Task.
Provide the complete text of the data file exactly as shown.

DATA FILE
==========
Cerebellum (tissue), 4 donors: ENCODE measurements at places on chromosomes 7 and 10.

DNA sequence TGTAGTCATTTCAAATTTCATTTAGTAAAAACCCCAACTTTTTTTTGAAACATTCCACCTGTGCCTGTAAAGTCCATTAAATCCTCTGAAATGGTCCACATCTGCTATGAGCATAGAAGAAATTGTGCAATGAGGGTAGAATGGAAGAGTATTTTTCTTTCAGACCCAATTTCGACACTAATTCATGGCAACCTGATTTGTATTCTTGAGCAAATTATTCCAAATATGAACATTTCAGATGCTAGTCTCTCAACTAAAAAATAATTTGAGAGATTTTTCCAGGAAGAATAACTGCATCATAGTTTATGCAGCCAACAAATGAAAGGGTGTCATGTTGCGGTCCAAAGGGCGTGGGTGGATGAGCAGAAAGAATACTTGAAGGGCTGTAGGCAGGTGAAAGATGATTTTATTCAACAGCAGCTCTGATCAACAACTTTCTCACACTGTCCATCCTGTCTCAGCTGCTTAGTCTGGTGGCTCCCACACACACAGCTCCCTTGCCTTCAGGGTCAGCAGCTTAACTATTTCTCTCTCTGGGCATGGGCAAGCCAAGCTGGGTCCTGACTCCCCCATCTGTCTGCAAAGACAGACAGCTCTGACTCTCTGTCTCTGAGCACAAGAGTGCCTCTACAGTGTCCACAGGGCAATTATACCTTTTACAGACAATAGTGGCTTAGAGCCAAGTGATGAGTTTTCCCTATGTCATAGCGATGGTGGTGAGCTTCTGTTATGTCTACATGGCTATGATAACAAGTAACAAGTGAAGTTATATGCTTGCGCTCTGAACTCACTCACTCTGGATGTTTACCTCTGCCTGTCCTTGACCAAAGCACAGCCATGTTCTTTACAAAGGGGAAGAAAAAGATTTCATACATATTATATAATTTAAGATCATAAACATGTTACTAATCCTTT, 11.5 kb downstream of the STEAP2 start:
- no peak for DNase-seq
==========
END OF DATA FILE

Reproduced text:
Cerebellum (tissue), 4 donors: ENCODE measurements at places on chromosomes 7 and 10.

DNA sequence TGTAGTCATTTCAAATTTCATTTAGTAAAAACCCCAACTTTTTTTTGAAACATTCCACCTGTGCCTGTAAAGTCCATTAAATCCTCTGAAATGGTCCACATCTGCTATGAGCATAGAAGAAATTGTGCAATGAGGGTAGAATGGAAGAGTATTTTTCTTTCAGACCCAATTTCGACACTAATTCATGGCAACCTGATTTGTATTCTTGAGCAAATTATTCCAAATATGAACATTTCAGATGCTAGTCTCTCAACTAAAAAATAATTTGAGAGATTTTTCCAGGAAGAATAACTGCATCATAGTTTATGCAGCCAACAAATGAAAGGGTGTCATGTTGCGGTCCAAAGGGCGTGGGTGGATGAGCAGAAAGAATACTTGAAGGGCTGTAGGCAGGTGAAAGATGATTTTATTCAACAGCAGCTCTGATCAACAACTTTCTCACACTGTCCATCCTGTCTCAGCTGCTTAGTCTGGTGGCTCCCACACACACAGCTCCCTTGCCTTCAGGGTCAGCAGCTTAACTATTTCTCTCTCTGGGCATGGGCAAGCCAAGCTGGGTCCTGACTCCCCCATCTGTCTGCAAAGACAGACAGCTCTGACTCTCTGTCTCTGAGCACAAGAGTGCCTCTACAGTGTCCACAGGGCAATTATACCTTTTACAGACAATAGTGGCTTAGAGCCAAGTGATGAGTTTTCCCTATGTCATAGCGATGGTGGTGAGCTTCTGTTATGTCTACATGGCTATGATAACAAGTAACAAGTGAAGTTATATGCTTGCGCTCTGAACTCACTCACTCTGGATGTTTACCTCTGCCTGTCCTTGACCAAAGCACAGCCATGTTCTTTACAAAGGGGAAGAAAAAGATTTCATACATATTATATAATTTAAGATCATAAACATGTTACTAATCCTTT, 11.5 kb downstream of the STEAP2 start:
- no peak for DNase-seq